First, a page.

Student Essay Prize Winner announced
We’re happy to announce the winner of our 2021 Student Essay Prize, now in its third year.
This year’s prize focused on "Universal Health Coverage". We wanted to hear a personal perspective on the theme.
The Prize is open to all full-time students studying global health as a degree or any degree with a component of global health. They can be based anywhere in the world.
Burden of a "universal" healthcare system: The story of a common man from Sri Lanka
The winning essay was by K.M. Pavani Senarathne who wrote about the healthcare system in Sri Lanka, from the perspective of the common man.
Pavani is a M.Phil. Student at the Department of Microbiology, Faculty of Medicine, University of Peradeniya, Sri Lanka. She summarised her essay below:
"Universal Health Coverage is considered to be a human right but many people are not fortunate enough to enjoy this right due to various reasons. Sri Lanka, a small island situated in the Indian Ocean is renowned for its free health policy which covers all citizens. Even though the system itself has several drawbacks, Sri Lanka has gained international recognition for near universal health coverage.
"The familiar case study that I have selected to address the issue, describes healthcare facilities available to an average man who is suffering from several non-communicable diseases and examines the obstacles that hinder him from fully enjoying the universal healthcare services available to in the country. The rapidly increasing number of patients with non-communicable diseases poses a threat to the capacity of the health care system. Therefore, greater allocation of funds for healthcare and public friendly and responsive health policies are needed to revitalize the healthcare system of Sri Lanka."
The prize for the winning essay is £200, student membership for a year and the opportunity to have their essay published in one of RSTMH's scientific journals.
Favour Onwudiwe and Abdulmumuni Samuel Aliyu were both awarded Highly Commended.
Favour Onwudiwe wrote about Universal Health Coverage in Switzerland.
She summarised her essay below:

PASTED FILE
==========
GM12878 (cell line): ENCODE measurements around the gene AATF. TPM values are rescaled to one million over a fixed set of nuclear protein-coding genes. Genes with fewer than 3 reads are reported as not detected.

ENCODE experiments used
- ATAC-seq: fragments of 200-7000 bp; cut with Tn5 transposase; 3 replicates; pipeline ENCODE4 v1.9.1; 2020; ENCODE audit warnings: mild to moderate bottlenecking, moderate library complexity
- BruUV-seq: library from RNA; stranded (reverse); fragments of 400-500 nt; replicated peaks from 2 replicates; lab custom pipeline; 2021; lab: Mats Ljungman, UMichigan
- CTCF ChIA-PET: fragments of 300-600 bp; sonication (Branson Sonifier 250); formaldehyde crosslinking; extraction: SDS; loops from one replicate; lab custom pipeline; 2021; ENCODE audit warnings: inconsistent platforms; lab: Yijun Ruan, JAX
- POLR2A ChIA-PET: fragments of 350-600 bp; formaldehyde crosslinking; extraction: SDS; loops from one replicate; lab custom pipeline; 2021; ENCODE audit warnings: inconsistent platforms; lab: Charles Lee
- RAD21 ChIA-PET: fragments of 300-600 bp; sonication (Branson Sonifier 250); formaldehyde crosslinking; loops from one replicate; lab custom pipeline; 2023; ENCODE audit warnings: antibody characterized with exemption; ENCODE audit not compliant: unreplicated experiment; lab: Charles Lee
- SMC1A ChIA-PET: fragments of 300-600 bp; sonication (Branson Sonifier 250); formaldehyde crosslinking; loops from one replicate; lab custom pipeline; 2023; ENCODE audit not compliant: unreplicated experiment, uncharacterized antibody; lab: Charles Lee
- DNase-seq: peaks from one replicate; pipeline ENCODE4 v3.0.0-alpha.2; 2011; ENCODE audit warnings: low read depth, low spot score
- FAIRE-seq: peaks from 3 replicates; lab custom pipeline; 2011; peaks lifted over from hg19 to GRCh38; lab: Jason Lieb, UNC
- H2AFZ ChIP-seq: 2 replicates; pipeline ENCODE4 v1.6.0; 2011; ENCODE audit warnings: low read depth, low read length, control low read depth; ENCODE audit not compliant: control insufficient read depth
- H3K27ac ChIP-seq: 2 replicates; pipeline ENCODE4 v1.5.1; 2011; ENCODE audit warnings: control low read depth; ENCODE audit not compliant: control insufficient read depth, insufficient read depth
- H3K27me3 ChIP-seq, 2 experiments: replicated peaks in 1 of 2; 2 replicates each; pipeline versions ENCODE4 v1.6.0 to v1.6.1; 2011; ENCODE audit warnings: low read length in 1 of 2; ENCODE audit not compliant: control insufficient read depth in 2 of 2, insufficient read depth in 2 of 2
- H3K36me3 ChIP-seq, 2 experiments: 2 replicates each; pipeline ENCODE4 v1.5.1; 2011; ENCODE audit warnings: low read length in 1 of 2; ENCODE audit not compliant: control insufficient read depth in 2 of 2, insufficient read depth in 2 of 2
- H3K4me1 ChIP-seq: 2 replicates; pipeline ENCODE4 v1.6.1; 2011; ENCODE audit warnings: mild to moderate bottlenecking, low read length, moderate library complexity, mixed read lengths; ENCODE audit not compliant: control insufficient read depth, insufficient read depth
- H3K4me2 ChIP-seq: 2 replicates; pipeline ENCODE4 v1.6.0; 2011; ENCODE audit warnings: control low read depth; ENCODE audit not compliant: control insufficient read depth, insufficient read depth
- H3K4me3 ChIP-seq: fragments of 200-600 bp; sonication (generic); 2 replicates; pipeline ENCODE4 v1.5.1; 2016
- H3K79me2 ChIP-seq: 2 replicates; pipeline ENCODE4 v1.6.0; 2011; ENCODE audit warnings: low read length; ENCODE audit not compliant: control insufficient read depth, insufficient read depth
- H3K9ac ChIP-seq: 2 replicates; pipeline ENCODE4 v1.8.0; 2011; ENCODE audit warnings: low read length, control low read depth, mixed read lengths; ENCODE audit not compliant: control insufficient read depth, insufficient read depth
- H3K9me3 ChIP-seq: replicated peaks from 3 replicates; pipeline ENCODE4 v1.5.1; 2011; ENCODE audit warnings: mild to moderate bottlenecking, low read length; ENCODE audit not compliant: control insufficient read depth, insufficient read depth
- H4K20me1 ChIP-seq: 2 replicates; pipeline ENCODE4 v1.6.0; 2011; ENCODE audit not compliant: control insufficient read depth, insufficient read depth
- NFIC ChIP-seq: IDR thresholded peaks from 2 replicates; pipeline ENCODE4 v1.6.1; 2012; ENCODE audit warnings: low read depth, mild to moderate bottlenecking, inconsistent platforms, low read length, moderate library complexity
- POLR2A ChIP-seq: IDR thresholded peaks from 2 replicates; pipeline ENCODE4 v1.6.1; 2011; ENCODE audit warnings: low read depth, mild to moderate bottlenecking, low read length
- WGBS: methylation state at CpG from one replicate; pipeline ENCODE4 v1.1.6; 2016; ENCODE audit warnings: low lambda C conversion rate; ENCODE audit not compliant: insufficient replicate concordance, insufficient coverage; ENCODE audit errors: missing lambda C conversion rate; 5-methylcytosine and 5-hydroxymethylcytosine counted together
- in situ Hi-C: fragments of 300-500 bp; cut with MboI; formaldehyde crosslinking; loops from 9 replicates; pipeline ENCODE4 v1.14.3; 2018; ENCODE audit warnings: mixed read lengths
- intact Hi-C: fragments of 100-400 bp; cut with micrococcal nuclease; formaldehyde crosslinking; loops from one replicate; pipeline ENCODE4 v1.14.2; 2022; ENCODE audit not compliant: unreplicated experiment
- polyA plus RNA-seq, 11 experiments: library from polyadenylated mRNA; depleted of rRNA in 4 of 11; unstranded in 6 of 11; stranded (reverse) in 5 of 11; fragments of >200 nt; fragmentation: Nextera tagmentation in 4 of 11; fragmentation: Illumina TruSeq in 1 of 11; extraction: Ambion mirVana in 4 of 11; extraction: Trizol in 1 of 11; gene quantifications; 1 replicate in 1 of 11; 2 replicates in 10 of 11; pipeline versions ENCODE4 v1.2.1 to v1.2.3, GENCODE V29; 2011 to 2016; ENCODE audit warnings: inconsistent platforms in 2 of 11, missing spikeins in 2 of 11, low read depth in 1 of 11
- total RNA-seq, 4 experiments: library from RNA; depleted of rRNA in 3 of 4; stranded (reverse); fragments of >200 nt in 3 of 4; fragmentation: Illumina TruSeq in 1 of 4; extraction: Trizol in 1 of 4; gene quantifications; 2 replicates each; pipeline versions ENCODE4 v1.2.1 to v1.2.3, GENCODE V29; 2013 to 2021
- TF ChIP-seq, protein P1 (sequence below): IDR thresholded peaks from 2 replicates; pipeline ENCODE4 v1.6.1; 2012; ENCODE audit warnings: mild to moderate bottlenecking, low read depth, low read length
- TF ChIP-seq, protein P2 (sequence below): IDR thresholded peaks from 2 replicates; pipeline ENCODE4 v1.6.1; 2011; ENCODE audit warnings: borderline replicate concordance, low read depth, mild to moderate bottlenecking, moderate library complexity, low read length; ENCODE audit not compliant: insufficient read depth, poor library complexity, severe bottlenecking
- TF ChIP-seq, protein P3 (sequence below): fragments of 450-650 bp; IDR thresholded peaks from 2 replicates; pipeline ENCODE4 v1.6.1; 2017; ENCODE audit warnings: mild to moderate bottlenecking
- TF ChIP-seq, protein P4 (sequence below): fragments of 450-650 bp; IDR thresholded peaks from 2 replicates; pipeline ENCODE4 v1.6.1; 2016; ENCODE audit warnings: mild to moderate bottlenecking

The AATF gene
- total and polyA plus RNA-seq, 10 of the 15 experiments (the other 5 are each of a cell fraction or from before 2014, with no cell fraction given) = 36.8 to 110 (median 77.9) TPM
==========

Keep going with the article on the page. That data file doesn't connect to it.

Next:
“The World Health Organization originally proposed universal health coverage (UHC) during the Alma-Ata Declaration in 1978. For nations attempting to attain UHC, three primary goals are financial risk protection for disease, equal access to quality and essential healthcare services, and equal access to medications and vaccines. Switzerland has managed to create one of the world’s strongest healthcare systems with nearly 100% of its population having access to healthcare, high-quality service delivery and one of the world's greatest life expectancies.
“However, its main current weakness in achieving UHC stems from its capitalist ideals which have contributed to a very regressive healthcare payment system, resulting in unequal access to healthcare services. Like many EU countries, Switzerland faces a healthcare cost-containment crisis that could potentially jeopardise its ability to achieve UHC in the future.”
It is a known fact that within Switzerland, there are large differences in premiums inter and intra-cantons which leads to unfair differences in health spending and supply of health services ultimately leading to unequal access to healthcare – one of the components of UHC.”
Abdulmumuni Samuel Aliyu wrote about Universal Health Coverage in Nigeria.
He summarised his essay below:
“Whilst there has been an emphasis on implementing healthcare reforms across the globe, Universal Health Coverage (UHC) allows countries to scale up access to quality and affordable health care that meets the needs of people without exposing them to financial hardship.
“Nigeria is commonly recognised as Africa’s most populous country with a population of around 200 million people and a GDP of $495 billion. Even though a policy platform has been established for achieving UHC, there have been several drawbacks which have affected the overall health system performance.
“The purpose of this essay is to promote equity in healthcare access as this will improve health outcomes for Nigerians and by extension all aspects of the country’s growth and development.”
The best way to end extreme poverty and increase equity and shared prosperity is to make sure the Universal Health Coverage (UHC) policies are legitimised and implemented in all countries. Let’s all collectively commit to doing that."
Abdulmumuni Samuel Aliyu
Our Student Essay Prize in an annual award and will open again for applications towards the end of the year.